Majority of Upton’s Constituents Oppose His Bill to Disempower EPA

Majority of Upton’s Constituents Oppose His Bill to Disempower EPA

WASHINGTON, DC, February 10, 2011 (ENS) – A majority, (62%) of House Energy and Commerce Committee Chairman Fred Upton’s constituents surveyed in a public opinion poll last week oppose his bill that would remove the U.S. EPA’s power to regulate climate-warming greenhouse gases.

The EPA is preparing the country’s first regulations limiting greenhouse gas emissions from power plants and refineries.

Upton, a Republican, has introduced the Energy Tax Prevention Act, which states its purpose as: “To amend the Clean Air Act to prohibit the Administrator of the Environmental Protection Agency from promulgating any regulation concerning, taking action relating to, or taking into consideration the emission of a greenhouse gas due to concerns regarding possible climate change, and for other purposes.”

The Public Policy Polling survey of voters in Congressman Upton’s Michigan district, conducted for the Natural Resources Defense Council, found that 67 percent – including 60 percent of Republicans – agreed with the statement that “Congress should let the EPA do its job,” as opposed to the minority who believe that “Congress should decide” what actions are taken to curb carbon pollution.

Congressman Fred Upton with the children of constitutents at the Family Health Center in Kalamazoo, Michigan. August 22, 2008. (Photo courtesy Kalamazoo Public Library)

Upton is holding hearings in his committee this week with respect to the draft discussion bill.

Pete Altman, Climate Campaign director at the Natural Resources Defense Council, which commissioned the poll, said, “The bottom line is now clearer than ever – Democrats, Republicans and Independents across America want politicians to protect the health of America’s children rather than the profit-driven agenda of big polluters.”

“Chairman Upton and other members of the House Energy and Commerce Committee will now be hard-pressed to ignore the fact that their constituents want Congress to let the EPA do its job of safeguarding the health of American families,” said Altman.

The PPP survey of 595 registered voters in Michigan’s 6th congressional district was conducted February 4-5, 2011 and has a margin of error of plus or minus four percent.

Surveys of voters in the home districts of eight other key committee members turned up similar findings. Voters were polled in the districts of five Republicans: Reps. Mary Bono Mack of California; Cory Gardner of Colorado; Adam Kinzinger of Illinois.; Charlie Bass of New Hampshire; and Leonard Lance, of New Jersey; and three Democrats: Mike Doyle of Pennsylvania; Charles Gonzalez of Texas; and Gene Green of Texas.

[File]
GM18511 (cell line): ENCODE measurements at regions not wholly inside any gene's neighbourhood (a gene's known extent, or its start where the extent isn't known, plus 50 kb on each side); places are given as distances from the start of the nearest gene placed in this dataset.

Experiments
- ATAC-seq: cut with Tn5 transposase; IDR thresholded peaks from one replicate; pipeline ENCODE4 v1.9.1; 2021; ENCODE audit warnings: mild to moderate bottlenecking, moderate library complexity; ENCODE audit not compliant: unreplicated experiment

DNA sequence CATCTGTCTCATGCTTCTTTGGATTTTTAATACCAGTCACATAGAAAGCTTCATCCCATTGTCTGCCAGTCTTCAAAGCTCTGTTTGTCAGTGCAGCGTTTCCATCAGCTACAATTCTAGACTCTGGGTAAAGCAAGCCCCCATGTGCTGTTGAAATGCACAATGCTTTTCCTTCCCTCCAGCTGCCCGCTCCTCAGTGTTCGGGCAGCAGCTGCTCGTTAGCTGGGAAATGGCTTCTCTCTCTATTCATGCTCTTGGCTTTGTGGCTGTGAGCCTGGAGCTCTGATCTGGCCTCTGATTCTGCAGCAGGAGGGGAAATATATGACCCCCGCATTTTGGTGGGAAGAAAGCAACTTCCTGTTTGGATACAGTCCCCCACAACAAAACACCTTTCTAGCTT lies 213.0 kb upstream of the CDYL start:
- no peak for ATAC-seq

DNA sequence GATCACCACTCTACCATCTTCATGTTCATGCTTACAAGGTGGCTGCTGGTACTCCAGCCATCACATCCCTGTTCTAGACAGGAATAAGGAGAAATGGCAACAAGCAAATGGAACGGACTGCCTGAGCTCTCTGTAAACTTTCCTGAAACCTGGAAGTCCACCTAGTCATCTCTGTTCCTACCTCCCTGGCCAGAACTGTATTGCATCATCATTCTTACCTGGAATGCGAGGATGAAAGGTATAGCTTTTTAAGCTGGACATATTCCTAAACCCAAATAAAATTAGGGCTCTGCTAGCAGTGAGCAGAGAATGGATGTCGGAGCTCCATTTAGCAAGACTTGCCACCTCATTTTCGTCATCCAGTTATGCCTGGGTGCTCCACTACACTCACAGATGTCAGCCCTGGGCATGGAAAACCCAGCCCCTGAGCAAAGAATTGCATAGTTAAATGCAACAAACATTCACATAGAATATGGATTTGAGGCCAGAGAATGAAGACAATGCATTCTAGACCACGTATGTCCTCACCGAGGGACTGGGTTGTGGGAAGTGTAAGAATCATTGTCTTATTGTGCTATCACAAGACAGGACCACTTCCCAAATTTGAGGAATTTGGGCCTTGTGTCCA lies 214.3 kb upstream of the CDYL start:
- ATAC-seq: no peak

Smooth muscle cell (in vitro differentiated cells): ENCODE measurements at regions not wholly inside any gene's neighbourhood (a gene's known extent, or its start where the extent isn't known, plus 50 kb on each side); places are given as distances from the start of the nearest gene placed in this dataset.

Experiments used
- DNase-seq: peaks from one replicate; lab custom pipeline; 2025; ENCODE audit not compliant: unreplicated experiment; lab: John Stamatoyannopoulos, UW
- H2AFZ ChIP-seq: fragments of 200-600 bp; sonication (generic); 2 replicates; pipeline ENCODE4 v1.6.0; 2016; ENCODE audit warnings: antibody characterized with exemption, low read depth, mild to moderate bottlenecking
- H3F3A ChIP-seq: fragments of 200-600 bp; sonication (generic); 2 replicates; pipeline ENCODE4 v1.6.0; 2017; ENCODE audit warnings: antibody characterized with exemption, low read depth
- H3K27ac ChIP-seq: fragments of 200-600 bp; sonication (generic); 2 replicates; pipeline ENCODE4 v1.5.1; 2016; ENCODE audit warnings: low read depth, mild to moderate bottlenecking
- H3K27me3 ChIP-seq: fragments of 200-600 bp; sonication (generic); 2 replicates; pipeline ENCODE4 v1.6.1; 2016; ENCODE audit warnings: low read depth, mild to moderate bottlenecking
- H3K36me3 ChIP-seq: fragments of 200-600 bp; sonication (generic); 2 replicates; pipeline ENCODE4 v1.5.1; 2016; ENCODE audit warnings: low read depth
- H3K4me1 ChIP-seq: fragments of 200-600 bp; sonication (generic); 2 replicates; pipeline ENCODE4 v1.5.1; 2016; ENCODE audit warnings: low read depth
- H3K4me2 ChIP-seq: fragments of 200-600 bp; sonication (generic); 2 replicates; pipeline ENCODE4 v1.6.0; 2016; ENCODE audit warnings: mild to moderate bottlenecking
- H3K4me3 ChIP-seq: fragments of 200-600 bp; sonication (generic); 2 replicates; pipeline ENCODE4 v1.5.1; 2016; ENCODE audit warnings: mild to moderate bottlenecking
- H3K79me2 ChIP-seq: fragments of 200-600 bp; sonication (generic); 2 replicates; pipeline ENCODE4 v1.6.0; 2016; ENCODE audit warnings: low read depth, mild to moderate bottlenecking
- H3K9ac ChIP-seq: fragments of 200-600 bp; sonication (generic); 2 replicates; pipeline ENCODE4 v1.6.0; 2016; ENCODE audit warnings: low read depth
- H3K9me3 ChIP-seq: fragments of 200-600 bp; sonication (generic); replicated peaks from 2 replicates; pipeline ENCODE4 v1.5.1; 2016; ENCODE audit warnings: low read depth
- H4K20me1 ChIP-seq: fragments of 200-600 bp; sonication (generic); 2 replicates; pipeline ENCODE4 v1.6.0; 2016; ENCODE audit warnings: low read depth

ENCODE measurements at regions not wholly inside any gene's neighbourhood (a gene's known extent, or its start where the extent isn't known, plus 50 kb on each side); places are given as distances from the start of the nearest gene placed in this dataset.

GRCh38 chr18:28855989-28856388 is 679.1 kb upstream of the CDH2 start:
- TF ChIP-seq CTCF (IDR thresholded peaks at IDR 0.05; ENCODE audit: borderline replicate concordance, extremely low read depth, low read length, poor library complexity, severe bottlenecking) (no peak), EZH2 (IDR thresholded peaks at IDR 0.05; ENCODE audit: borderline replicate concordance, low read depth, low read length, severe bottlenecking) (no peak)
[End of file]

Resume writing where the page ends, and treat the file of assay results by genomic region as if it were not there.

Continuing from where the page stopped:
In every district, a majority of those surveyed agreed with the statement that “Congress should let the EPA do its job.” The majority percentages ranged from 59 percent in Mack’s district to 74 percent in Doyle and Lance’s districts.

“What we see in the findings across the board is a strikingly consistent affirmation by Americans that they support the EPA and its anti-pollution, pro-public health role,” said Tom Jensen, director, Public Policy Polling. “Whether they are in rural or urban districts, Americans clearly believe that Congress should be doing what’s best for public health, not polluters.”

Altman said the NRDC worked with the pollsters to develop the language of the questions. They used quotes from detractors of the EPA such as the American Petroleum Institute and the National Association of Manufacturers to use as the con case and quotes from health organizations such as the American Lung Association and the American Public Health Assocation to explain the case for the EPA.

Jensen said, “These questions were really good, they let the respondents hear both sides of the arguement in the words of people on both sides of the argument. You have to give people a good amount of background information to be able to think through it and let them decide which side they fall on.”

The districts polled are a good cross section of America racially and politically, said Jensen.

“Republicans and Democrats and Independents flip back and forth over the years, but public health concerns trump everything else on what voters are looking for,” he said. “It’s no surprise that this is not a party line issue. There is nothing more important to Americans than the health and wellness of those closest to them.”

Said Altman, “It is our sincere hope that Congress members will take thse results to heart. There are various riders and proposals circulating in Congress to strip the EPA of money so it wouldn’t be able to do its job. We believe voters would have a similar reaction – that’s not what voters in Chairman Upton’s district want and that’s not what voters polled in other districts want.”

For further ENS coverage of this issue, see: U.S. House Battles Over U.S. EPA Greenhouse Gas Regulations See also: House Republicans Try to Undo EPA Air Pollution Rules

Copyright Environment News Service (ENS) 2011. All rights reserved.

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